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Rollicking 'Love, Janis' Does More Than Push Those Boomer Buttons

Theater Review

July 15, 2002|TONY PERRY | TIMES STAFF WRITER

SAN DIEGO--Early in "Love, Janis," now at San Diego Repertory Theatre, Janis Joplin explains why she decided to flee her hometown of Port Arthur, Texas: "I knew I wanted more than bowling alleys and drive-ins."

What she found in the San Francisco of the 1960s was a youthful world being transformed by a musical and cultural revolution, a world that gave her rebellious, artistic, insecure, to-hell-with-you, Southern Comfort-fueled personality room to breathe and to chase the acceptance she craved.

And before her death at age 27 in 1970 of a heroin/morphine overdose, the plain-faced girl with the stringy hair and hard-driving voice had become, as she tells us, "a Hells Angels pinup" and "the Barbra Streisand of the hippies."

"Love, Janis," takes us along for the whole bumpy, exhilarating ride from naive hick to tormented superstar. And what a ride it was!

Joplin's mannerisms and her mix of sweetness and vulgarity were captured to near perfection at Friday's performance by Kacee Clanton-Iniquez as the singing Janis and Aimee McCormick as the talking Janis.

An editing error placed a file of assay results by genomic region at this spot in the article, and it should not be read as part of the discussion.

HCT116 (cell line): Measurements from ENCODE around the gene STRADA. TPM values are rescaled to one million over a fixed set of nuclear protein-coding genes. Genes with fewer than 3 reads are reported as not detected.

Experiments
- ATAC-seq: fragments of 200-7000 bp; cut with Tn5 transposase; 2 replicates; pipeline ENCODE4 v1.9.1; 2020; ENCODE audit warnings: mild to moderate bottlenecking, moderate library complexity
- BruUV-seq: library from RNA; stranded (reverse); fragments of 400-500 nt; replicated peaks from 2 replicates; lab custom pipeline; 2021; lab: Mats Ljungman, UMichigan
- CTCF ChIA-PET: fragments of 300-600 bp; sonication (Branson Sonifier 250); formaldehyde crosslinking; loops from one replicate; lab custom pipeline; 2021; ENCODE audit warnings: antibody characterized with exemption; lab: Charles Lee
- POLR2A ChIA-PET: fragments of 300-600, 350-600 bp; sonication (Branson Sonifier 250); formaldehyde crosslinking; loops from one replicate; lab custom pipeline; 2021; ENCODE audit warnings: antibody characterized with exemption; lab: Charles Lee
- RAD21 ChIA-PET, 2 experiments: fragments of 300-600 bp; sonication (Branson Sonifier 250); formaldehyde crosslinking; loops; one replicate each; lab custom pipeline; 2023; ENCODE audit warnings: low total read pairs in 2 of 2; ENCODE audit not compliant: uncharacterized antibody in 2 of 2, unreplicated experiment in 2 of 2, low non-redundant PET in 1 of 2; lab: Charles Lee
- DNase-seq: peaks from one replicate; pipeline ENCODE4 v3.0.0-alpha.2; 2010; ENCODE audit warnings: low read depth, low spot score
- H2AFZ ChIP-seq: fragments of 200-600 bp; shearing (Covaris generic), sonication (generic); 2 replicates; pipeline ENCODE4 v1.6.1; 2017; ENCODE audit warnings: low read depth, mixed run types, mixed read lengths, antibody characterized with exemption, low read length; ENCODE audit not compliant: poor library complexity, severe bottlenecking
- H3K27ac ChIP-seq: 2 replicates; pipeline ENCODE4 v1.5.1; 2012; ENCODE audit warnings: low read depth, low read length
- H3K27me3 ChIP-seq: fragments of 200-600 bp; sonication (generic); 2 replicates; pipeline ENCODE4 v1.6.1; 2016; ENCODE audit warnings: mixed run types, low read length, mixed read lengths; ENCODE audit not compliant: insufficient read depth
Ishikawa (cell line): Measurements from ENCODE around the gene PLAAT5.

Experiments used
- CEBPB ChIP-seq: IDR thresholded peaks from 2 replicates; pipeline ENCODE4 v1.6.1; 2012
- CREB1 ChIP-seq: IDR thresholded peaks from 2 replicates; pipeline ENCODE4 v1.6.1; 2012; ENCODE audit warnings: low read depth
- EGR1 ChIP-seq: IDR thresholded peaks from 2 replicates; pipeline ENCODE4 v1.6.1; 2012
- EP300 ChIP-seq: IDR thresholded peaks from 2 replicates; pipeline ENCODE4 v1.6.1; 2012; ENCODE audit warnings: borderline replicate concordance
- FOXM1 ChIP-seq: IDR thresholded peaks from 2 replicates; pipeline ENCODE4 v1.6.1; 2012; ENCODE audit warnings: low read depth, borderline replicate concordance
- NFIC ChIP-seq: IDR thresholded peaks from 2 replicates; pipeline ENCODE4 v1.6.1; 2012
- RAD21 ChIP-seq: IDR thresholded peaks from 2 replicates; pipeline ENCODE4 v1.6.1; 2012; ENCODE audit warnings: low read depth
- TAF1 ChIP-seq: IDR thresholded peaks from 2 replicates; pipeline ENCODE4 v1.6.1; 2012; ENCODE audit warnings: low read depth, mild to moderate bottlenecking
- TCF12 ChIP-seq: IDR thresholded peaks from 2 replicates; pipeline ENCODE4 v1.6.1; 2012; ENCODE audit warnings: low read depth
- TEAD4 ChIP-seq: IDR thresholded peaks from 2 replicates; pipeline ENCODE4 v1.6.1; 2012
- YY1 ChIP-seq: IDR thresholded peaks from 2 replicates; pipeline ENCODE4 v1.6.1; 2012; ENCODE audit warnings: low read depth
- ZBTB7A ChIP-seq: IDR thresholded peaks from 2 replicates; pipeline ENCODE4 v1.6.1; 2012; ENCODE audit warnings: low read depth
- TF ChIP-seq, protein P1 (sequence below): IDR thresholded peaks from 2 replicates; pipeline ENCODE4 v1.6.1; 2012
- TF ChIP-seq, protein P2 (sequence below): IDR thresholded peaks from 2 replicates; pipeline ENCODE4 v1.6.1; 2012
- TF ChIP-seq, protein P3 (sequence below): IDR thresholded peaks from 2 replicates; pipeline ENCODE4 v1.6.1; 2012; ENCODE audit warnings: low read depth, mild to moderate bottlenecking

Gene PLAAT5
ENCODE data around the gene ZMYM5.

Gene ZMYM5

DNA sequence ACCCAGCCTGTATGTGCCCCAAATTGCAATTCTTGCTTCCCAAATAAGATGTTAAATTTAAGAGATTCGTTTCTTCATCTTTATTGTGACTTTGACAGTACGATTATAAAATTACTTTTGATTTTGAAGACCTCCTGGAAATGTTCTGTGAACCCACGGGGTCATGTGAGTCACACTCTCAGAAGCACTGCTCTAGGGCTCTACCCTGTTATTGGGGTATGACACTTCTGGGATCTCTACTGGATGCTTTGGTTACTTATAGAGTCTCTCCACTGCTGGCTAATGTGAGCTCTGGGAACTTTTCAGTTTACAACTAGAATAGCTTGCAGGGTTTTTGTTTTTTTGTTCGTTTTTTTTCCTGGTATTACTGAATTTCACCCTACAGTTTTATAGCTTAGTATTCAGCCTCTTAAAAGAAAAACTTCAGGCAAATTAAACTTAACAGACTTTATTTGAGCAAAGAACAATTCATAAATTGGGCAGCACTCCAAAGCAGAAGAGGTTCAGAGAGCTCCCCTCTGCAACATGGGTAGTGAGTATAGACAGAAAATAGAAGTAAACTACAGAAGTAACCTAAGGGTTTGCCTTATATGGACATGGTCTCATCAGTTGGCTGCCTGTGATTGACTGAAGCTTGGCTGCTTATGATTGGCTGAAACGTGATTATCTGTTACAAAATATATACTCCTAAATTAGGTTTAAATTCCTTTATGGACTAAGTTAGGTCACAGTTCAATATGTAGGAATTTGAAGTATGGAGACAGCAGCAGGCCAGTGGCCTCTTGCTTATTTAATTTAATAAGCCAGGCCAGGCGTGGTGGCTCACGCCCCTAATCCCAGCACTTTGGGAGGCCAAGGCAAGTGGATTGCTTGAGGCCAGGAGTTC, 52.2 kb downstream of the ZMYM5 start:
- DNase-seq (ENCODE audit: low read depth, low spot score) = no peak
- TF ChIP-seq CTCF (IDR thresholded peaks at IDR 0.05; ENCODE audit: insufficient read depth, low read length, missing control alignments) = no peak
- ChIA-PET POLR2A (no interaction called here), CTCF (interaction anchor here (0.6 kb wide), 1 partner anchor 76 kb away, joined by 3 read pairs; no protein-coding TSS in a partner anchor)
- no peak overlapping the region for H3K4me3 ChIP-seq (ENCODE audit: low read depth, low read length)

Assembled largely from Joplin's letters to her family and from her numerous interviews--Joplin's sister Laura was co-creator along with playwright-director Randal Myler--"Love, Janis" is part tribute, part cautionary tale, part show-business profile.

In the end, the music sustained her when happiness off the stage proved impossible. "If it hadn't been for the music, I probably would have done myself in," she tells an unseen interviewer, adding with her own sarcastic laugh, "How's that for deep?"

For Joplin fans, "Love, Janis" is a must, a rockin' good time despite the bummer ending. For '60s nostalgics, it's a good bet. Whether the under-35 set can be engaged is another matter. The period costumes might be seen as clownish and off-putting. And the urgency and tumult of the era may fail to register against the gangsta-rap music and scandal-du-jour celebrity culture of today. A pity but true.

Clanton-Iniquez and Andra Mitrovich play the singing Janis (belting out 19 songs) on alternative nights. The program says that the demands of the role make it too difficult for one performer.

If playing Janis two hours a night is that taxing, imagine what the strain of being Janis 24 hours a day must have been like. That's what "Love, Janis" is all about.

*

"Love, Janis" plays at San Diego Repertory Theatre's Lyceum Stage at Horton Plaza through Aug. 18. Tuesday 7 p.m., Wednesday-Saturday 8 p.m., Sunday 2 p.m., 7 p.m. Tickets: $31-$45. Box office: (619) 544-1000.

*

Andra Mitrovich and Kacee Clanton- Iniquez...Singing Janis

Aimee McCormick...Talking Janis

Mark C. Lawrence...Unseen Interviewer

Conceived, adapted and directed by Randal Myler, musical direction by Sam Andrew, production design by Trevor Norton, sound design by Tony Meola, costume design by Robert Blackman, projection designs by Bo Eriksson, stage manager Dana Schneider.

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